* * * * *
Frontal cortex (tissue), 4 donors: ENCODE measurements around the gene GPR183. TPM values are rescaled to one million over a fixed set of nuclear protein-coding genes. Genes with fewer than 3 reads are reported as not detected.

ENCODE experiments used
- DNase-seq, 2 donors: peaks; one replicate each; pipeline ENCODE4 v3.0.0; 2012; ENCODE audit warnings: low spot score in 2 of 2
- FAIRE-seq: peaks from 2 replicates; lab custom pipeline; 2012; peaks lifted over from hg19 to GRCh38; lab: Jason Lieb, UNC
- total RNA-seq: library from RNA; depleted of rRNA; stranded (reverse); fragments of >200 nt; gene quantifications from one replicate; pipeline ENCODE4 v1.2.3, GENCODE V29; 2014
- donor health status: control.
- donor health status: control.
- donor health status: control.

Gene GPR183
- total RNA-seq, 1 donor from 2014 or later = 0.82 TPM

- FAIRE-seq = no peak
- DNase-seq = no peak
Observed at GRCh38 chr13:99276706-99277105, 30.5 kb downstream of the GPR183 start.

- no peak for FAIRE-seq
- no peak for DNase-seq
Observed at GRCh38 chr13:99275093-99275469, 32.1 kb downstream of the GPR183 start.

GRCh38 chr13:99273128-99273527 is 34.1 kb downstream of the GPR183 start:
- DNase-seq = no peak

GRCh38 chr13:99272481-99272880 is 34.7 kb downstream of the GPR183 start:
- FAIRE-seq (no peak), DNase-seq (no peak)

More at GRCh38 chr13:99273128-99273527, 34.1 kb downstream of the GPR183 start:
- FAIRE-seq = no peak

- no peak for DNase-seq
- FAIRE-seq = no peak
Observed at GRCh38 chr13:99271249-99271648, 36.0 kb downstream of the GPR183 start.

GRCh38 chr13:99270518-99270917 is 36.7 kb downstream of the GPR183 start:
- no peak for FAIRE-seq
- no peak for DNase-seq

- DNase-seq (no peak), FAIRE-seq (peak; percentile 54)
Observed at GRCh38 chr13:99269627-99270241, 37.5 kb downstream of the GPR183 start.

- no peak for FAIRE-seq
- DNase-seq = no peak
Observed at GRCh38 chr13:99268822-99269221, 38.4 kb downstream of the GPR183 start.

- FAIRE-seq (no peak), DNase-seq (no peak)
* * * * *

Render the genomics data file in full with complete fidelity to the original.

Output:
Frontal cortex (tissue), 4 donors: ENCODE measurements around the gene GPR183. TPM values are rescaled to one million over a fixed set of nuclear protein-coding genes. Genes with fewer than 3 reads are reported as not detected.

ENCODE experiments used
- DNase-seq, 2 donors: peaks; one replicate each; pipeline ENCODE4 v3.0.0; 2012; ENCODE audit warnings: low spot score in 2 of 2
- FAIRE-seq: peaks from 2 replicates; lab custom pipeline; 2012; peaks lifted over from hg19 to GRCh38; lab: Jason Lieb, UNC
- total RNA-seq: library from RNA; depleted of rRNA; stranded (reverse); fragments of >200 nt; gene quantifications from one replicate; pipeline ENCODE4 v1.2.3, GENCODE V29; 2014
- donor health status: control.
- donor health status: control.
- donor health status: control.

Gene GPR183
- total RNA-seq, 1 donor from 2014 or later = 0.82 TPM

- FAIRE-seq = no peak
- DNase-seq = no peak
Observed at GRCh38 chr13:99276706-99277105, 30.5 kb downstream of the GPR183 start.

- no peak for FAIRE-seq
- no peak for DNase-seq
Observed at GRCh38 chr13:99275093-99275469, 32.1 kb downstream of the GPR183 start.

GRCh38 chr13:99273128-99273527 is 34.1 kb downstream of the GPR183 start:
- DNase-seq = no peak

GRCh38 chr13:99272481-99272880 is 34.7 kb downstream of the GPR183 start:
- FAIRE-seq (no peak), DNase-seq (no peak)

More at GRCh38 chr13:99273128-99273527, 34.1 kb downstream of the GPR183 start:
- FAIRE-seq = no peak

- no peak for DNase-seq
- FAIRE-seq = no peak
Observed at GRCh38 chr13:99271249-99271648, 36.0 kb downstream of the GPR183 start.

GRCh38 chr13:99270518-99270917 is 36.7 kb downstream of the GPR183 start:
- no peak for FAIRE-seq
- no peak for DNase-seq

- DNase-seq (no peak), FAIRE-seq (peak; percentile 54)
Observed at GRCh38 chr13:99269627-99270241, 37.5 kb downstream of the GPR183 start.

- no peak for FAIRE-seq
- DNase-seq = no peak
Observed at GRCh38 chr13:99268822-99269221, 38.4 kb downstream of the GPR183 start.

- FAIRE-seq (no peak), DNase-seq (no peak)